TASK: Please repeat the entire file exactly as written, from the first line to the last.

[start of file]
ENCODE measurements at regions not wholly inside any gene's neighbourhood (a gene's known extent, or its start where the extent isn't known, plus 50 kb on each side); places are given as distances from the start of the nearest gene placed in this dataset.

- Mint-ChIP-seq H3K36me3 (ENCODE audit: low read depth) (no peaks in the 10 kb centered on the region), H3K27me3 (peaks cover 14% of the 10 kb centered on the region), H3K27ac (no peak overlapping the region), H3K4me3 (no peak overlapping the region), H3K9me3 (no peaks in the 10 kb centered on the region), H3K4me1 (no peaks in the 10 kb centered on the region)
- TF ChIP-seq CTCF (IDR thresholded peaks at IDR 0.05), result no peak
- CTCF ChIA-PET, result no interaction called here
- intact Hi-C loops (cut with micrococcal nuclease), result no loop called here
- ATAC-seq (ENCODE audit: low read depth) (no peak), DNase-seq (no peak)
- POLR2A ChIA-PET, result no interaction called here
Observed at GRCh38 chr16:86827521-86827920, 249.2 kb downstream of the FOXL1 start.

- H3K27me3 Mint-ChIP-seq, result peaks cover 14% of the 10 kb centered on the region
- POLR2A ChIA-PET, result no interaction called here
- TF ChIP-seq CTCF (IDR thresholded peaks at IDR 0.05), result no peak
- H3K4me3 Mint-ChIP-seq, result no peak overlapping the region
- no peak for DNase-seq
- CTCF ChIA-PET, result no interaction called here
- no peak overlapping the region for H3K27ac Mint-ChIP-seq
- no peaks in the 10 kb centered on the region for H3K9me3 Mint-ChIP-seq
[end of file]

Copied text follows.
ENCODE measurements at regions not wholly inside any gene's neighbourhood (a gene's known extent, or its start where the extent isn't known, plus 50 kb on each side); places are given as distances from the start of the nearest gene placed in this dataset.

- Mint-ChIP-seq H3K36me3 (ENCODE audit: low read depth) (no peaks in the 10 kb centered on the region), H3K27me3 (peaks cover 14% of the 10 kb centered on the region), H3K27ac (no peak overlapping the region), H3K4me3 (no peak overlapping the region), H3K9me3 (no peaks in the 10 kb centered on the region), H3K4me1 (no peaks in the 10 kb centered on the region)
- TF ChIP-seq CTCF (IDR thresholded peaks at IDR 0.05), result no peak
- CTCF ChIA-PET, result no interaction called here
- intact Hi-C loops (cut with micrococcal nuclease), result no loop called here
- ATAC-seq (ENCODE audit: low read depth) (no peak), DNase-seq (no peak)
- POLR2A ChIA-PET, result no interaction called here
Observed at GRCh38 chr16:86827521-86827920, 249.2 kb downstream of the FOXL1 start.

- H3K27me3 Mint-ChIP-seq, result peaks cover 14% of the 10 kb centered on the region
- POLR2A ChIA-PET, result no interaction called here
- TF ChIP-seq CTCF (IDR thresholded peaks at IDR 0.05), result no peak
- H3K4me3 Mint-ChIP-seq, result no peak overlapping the region
- no peak for DNase-seq
- CTCF ChIA-PET, result no interaction called here
- no peak overlapping the region for H3K27ac Mint-ChIP-seq
- no peaks in the 10 kb centered on the region for H3K9me3 Mint-ChIP-seq